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1.  Mycobacterium tuberculosis Strains of the Modern Sublineage of the Beijing Family Are More Likely To Display Increased Virulence than Strains of the Ancient Sublineage 
Journal of Clinical Microbiology  2014;52(7):2615-2624.
Strains of the Beijing genotype family of Mycobacterium tuberculosis are a cause of particular concern because of their increasing dissemination in the world and their association with drug resistance. Phylogenetically, this family includes distinct ancient and modern sublineages. The modern strains, contrary to the ancestral counterparts, demonstrated increasing prevalence in many world regions that suggest an enhanced bacterial pathogenicity. We therefore evaluated virulence of modern versus ancient Beijing strains with similar epidemiological and genotype characteristics. For this, we selected six strains that had very similar 24-locus mycobacterial interspersed repetitive-unit–variable-number tandem-repeat (MIRU-VNTR) typing profiles and belonged to the region of difference 181 (RD181) subgroup but differed using markers (mutT2 and mutT4 genes and NTF locus) that discriminate between modern and ancient Beijing sublineages. The strains were isolated from native patients in Brazil and Mozambique, countries with a low prevalence of Beijing strains. The virulence levels of these strains were determined in models of pulmonary infection in mice and in vitro macrophage infection and compared with that of a strain from Russia, part of the epidemic and hypervirulent Beijing clone B0/W148, and of the laboratory strain H37Rv. The results showed that two of the three modern Beijing strains were highly pathogenic, exhibiting levels of virulence comparable with that of the epidemic Russian strain. In contrast, all isolates of the ancient sublineage displayed intermediate or low virulence. The data obtained demonstrate that the strains of the modern Beijing sublineage are more likely to exhibit highly virulent phenotypes than ancient strains and suggest that genetic alterations characteristic of the modern Beijing sublineage favor selection of highly virulent bacteria.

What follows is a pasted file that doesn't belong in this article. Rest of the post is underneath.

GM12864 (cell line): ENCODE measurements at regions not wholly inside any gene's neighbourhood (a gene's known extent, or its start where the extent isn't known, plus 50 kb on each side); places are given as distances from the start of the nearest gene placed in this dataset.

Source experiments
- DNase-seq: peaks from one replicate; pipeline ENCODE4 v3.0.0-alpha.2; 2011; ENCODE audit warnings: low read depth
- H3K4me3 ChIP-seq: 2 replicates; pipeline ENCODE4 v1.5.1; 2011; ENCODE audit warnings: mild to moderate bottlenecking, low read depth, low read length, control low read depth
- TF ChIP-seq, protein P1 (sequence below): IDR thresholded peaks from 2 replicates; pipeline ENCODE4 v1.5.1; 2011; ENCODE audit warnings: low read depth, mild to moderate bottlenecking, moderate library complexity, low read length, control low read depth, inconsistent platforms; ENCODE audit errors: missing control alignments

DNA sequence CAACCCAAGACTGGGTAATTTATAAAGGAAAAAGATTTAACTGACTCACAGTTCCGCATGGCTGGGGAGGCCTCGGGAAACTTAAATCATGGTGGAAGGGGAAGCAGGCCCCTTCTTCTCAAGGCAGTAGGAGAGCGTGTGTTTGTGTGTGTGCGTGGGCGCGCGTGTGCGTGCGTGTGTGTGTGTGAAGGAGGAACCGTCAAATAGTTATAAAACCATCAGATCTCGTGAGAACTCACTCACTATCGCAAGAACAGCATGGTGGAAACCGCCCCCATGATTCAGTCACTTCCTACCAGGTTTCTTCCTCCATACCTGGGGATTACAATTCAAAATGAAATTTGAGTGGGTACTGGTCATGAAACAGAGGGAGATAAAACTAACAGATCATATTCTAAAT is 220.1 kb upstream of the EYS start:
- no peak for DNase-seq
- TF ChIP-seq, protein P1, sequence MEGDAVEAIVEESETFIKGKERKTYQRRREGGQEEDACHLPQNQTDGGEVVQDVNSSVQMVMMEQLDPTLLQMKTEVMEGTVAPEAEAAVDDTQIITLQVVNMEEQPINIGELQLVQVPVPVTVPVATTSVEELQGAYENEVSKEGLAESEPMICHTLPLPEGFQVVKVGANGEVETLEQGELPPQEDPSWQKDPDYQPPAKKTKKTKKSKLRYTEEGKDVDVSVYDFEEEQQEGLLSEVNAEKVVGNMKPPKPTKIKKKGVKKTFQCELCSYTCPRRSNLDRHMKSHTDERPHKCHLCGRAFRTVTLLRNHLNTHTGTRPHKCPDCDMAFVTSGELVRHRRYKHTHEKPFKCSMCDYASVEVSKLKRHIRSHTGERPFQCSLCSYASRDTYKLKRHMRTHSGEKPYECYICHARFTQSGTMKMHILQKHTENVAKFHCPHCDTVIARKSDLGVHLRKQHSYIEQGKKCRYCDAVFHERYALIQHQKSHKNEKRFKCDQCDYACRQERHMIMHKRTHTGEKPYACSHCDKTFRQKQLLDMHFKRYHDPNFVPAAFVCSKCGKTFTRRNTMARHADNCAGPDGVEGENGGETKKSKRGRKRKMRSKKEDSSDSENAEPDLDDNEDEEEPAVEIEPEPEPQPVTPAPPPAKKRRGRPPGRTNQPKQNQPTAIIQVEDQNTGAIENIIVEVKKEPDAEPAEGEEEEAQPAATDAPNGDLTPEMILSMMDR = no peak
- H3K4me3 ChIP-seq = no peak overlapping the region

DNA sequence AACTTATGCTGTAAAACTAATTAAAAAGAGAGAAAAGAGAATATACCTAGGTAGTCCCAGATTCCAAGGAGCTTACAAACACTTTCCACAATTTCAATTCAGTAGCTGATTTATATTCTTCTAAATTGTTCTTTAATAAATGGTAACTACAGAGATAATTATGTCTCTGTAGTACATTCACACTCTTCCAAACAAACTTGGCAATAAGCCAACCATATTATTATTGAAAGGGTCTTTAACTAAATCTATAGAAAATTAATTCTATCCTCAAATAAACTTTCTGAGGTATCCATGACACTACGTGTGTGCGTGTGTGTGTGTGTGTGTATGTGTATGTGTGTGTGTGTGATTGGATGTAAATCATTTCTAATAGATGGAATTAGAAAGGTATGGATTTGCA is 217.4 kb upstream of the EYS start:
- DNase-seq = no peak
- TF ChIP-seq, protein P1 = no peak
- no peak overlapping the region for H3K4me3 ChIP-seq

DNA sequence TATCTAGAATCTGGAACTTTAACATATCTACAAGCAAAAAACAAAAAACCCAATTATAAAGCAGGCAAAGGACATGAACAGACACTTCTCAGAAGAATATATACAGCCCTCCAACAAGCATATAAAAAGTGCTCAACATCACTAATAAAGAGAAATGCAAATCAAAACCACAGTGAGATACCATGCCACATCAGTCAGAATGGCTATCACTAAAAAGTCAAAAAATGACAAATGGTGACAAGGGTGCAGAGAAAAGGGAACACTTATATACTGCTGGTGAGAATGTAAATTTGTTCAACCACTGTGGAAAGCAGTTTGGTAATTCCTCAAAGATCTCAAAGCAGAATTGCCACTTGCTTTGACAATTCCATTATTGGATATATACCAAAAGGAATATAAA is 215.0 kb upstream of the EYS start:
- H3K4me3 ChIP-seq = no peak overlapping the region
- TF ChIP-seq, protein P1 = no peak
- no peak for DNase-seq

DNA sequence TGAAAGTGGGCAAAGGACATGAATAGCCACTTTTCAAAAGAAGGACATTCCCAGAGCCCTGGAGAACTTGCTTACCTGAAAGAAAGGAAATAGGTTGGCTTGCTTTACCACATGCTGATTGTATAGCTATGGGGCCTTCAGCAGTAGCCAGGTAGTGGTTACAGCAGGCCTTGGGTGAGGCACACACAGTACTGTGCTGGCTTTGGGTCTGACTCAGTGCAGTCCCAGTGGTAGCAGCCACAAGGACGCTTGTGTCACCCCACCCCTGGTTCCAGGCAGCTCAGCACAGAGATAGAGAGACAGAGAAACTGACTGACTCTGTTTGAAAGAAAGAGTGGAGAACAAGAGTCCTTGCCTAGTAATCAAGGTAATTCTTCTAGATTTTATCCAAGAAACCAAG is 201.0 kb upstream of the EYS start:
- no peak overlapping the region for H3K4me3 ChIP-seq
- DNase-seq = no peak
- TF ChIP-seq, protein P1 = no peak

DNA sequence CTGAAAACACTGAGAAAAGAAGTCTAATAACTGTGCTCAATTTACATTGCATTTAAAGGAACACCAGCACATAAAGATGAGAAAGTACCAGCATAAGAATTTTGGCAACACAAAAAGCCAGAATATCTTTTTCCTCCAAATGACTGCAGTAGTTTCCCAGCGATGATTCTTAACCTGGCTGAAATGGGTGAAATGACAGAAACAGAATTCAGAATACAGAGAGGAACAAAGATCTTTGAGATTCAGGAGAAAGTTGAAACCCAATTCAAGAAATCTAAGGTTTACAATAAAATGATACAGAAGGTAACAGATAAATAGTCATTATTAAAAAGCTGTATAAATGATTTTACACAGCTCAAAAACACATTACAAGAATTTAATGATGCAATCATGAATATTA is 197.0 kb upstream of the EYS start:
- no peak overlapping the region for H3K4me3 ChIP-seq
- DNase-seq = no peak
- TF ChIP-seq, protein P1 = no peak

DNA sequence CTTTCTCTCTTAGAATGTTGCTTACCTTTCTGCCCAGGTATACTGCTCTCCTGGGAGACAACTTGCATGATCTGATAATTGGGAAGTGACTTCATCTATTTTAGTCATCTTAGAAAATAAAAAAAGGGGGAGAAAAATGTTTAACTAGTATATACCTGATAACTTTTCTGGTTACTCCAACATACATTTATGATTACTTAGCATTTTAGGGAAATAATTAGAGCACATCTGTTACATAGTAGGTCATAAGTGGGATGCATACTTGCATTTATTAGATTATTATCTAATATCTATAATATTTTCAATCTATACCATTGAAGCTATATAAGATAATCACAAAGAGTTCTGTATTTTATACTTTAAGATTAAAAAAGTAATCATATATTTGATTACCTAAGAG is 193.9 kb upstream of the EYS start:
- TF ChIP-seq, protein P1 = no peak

PMCID: PMC4097719  PMID: 24829250
2.  Direct detection of Mycobacterium tuberculosis complex in bovine and bubaline tissues through nested-PCR 
Brazilian Journal of Microbiology  2014;45(2):633-640.
Post-mortem bacterial culture and specific biochemical tests are currently performed to characterize the etiologic agent of bovine tuberculosis. Cultures take up to 90 days to develop. A diagnosis by molecular tests such as PCR can provide fast and reliable results while significantly decreasing the time of confirmation. In the present study, a nested-PCR system, targeting rv2807, with conventional PCR followed by real-time PCR, was developed to detect Mycobacterium tuberculosis complex (MTC) organisms directly from bovine and bubaline tissue homogenates. The sensitivity and specificity of the reactions were assessed with DNA samples extracted from tuberculous and non-tuberculous mycobacteria, as well as other Actinomycetales species and DNA samples extracted directly from bovine and bubaline tissue homogenates. Regarding the analytical sensitivity, DNA of the M. bovis AN5 strain was detected up to 1.5 pg by nested-PCR, whereas DNA of M. tuberculosis H37Rv strain was detected up to 6.1 pg. The nested-PCR system showed 100% analytical specificity for MTC when tested with DNA of reference strains of non-tuberculous mycobacteria and closely-related Actinomycetales. A clinical sensitivity level of 76.7% was detected with tissues samples positive for MTC by means of the culture and conventional PCR. A clinical specificity of 100% was detected with DNA from tissue samples of cattle with negative results in the comparative intradermal tuberculin test. These cattle exhibited no visible lesions and were negative in the culture for MTC. The use of the nested-PCR assay to detect M. tuberculosis complex in tissue homogenates provided a rapid diagnosis of bovine and bubaline tuberculosis.